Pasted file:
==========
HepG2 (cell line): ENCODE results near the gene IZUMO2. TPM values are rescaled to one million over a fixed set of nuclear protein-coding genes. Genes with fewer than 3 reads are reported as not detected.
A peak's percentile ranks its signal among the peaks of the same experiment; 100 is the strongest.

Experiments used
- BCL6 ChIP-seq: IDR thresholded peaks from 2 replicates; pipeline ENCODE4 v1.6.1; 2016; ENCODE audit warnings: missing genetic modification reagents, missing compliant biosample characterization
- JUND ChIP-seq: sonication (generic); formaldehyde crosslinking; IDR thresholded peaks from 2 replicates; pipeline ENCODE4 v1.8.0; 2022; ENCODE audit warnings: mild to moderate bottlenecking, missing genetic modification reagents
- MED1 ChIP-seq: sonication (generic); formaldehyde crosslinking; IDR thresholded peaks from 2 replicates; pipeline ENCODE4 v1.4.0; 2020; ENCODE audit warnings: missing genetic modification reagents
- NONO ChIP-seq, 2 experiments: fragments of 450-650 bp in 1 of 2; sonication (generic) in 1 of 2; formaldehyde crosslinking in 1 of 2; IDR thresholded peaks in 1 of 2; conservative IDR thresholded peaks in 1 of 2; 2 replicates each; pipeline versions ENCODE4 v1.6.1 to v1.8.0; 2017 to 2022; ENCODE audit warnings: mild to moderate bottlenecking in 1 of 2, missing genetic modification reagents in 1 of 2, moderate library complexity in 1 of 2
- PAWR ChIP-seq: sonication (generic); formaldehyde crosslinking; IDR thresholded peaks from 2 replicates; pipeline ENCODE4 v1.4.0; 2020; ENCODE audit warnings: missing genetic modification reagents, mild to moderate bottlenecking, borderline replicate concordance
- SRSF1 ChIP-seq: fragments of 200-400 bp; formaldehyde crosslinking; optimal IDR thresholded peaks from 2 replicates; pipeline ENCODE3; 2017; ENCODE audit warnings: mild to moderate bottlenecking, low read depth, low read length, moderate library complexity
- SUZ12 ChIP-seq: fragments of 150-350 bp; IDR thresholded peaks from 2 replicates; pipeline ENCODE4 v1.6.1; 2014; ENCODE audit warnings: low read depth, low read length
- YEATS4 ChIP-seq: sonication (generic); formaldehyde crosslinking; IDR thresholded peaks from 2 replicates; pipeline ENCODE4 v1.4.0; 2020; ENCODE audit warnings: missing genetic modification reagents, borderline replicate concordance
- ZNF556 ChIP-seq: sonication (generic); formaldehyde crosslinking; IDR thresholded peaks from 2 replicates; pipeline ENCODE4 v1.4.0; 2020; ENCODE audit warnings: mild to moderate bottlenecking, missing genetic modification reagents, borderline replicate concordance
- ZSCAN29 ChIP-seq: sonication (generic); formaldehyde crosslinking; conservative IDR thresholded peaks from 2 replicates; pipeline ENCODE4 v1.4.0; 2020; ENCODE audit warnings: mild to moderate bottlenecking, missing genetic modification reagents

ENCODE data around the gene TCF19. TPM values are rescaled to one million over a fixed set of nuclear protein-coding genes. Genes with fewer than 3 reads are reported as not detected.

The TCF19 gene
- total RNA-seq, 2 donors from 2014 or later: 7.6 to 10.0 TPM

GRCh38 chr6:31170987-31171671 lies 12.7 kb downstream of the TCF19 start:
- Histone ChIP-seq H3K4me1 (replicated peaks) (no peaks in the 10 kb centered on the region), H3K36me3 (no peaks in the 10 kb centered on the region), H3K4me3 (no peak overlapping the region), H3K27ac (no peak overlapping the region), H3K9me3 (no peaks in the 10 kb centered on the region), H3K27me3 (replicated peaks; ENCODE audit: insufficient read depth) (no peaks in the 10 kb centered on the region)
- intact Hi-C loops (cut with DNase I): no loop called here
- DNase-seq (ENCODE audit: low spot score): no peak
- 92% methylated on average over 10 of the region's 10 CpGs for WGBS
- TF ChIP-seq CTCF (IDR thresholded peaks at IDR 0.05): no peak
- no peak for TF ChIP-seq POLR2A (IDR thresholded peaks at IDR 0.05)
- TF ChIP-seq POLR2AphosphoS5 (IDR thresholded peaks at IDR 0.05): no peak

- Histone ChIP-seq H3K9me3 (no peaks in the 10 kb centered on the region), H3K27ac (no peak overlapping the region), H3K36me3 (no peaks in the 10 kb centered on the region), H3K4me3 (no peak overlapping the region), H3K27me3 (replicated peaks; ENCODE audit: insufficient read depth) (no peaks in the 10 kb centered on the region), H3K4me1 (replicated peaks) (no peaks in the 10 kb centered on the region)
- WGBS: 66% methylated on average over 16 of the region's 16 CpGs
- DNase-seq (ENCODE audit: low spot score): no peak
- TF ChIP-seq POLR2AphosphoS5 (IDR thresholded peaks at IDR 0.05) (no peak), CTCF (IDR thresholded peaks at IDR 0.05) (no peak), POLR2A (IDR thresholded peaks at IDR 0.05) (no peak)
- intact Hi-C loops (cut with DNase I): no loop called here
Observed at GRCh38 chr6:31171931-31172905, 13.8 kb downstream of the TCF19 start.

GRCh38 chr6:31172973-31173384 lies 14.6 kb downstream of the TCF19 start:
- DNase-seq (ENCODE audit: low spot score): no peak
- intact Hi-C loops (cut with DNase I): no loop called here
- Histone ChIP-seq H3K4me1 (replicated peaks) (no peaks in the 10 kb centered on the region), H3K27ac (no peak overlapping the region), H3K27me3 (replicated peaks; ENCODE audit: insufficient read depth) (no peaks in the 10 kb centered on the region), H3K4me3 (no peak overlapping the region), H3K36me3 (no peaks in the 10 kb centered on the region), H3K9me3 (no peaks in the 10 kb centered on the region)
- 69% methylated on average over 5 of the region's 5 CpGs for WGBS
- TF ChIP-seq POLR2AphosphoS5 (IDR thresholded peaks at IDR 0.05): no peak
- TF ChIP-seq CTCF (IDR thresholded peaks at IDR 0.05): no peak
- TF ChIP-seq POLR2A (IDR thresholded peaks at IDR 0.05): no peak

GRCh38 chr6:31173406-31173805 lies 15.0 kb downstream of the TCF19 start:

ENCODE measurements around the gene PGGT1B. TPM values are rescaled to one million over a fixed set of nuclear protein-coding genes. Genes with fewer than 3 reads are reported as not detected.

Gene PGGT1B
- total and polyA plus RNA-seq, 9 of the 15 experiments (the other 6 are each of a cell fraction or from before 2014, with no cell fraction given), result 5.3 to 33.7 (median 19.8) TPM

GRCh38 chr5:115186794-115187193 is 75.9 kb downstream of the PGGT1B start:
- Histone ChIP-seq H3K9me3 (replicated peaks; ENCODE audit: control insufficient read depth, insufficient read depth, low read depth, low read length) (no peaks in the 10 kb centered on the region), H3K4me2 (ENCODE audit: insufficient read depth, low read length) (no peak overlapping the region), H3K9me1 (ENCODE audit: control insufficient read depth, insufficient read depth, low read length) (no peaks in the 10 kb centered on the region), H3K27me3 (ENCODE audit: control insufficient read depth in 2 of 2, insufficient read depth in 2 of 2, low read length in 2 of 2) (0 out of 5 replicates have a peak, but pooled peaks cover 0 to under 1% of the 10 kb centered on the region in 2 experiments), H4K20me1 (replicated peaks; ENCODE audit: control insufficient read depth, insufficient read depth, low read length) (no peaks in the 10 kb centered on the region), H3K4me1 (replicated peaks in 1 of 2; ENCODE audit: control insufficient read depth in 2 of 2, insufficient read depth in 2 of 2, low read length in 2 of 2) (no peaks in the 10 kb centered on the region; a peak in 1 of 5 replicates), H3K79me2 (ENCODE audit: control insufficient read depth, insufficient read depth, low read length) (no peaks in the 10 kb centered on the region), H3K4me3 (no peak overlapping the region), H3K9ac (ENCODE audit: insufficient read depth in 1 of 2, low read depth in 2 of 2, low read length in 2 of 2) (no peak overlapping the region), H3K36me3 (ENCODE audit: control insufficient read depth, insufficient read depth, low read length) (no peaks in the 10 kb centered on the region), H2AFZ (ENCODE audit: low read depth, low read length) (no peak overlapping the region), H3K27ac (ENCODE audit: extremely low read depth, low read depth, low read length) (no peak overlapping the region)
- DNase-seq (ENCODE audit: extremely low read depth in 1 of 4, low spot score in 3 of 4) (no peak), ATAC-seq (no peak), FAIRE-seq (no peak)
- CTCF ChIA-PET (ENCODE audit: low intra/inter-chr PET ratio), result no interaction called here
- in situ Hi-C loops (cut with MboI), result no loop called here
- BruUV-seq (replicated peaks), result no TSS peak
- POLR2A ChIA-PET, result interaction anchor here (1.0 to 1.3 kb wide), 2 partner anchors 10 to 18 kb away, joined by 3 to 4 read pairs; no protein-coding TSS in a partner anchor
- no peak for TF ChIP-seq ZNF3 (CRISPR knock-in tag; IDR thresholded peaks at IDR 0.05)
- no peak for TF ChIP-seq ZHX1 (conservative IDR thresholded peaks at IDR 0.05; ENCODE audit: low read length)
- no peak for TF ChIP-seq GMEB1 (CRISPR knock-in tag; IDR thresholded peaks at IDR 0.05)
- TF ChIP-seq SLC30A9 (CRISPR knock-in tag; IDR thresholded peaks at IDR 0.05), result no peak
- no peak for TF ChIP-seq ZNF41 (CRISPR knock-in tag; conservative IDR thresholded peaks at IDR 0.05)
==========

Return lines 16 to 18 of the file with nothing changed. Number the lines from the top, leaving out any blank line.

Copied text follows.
- total RNA-seq, 2 donors from 2014 or later: 7.6 to 10.0 TPM

GRCh38 chr6:31170987-31171671 lies 12.7 kb downstream of the TCF19 start:
- Histone ChIP-seq H3K4me1 (replicated peaks) (no peaks in the 10 kb centered on the region), H3K36me3 (no peaks in the 10 kb centered on the region), H3K4me3 (no peak overlapping the region), H3K27ac (no peak overlapping the region), H3K9me3 (no peaks in the 10 kb centered on the region), H3K27me3 (replicated peaks; ENCODE audit: insufficient read depth) (no peaks in the 10 kb centered on the region)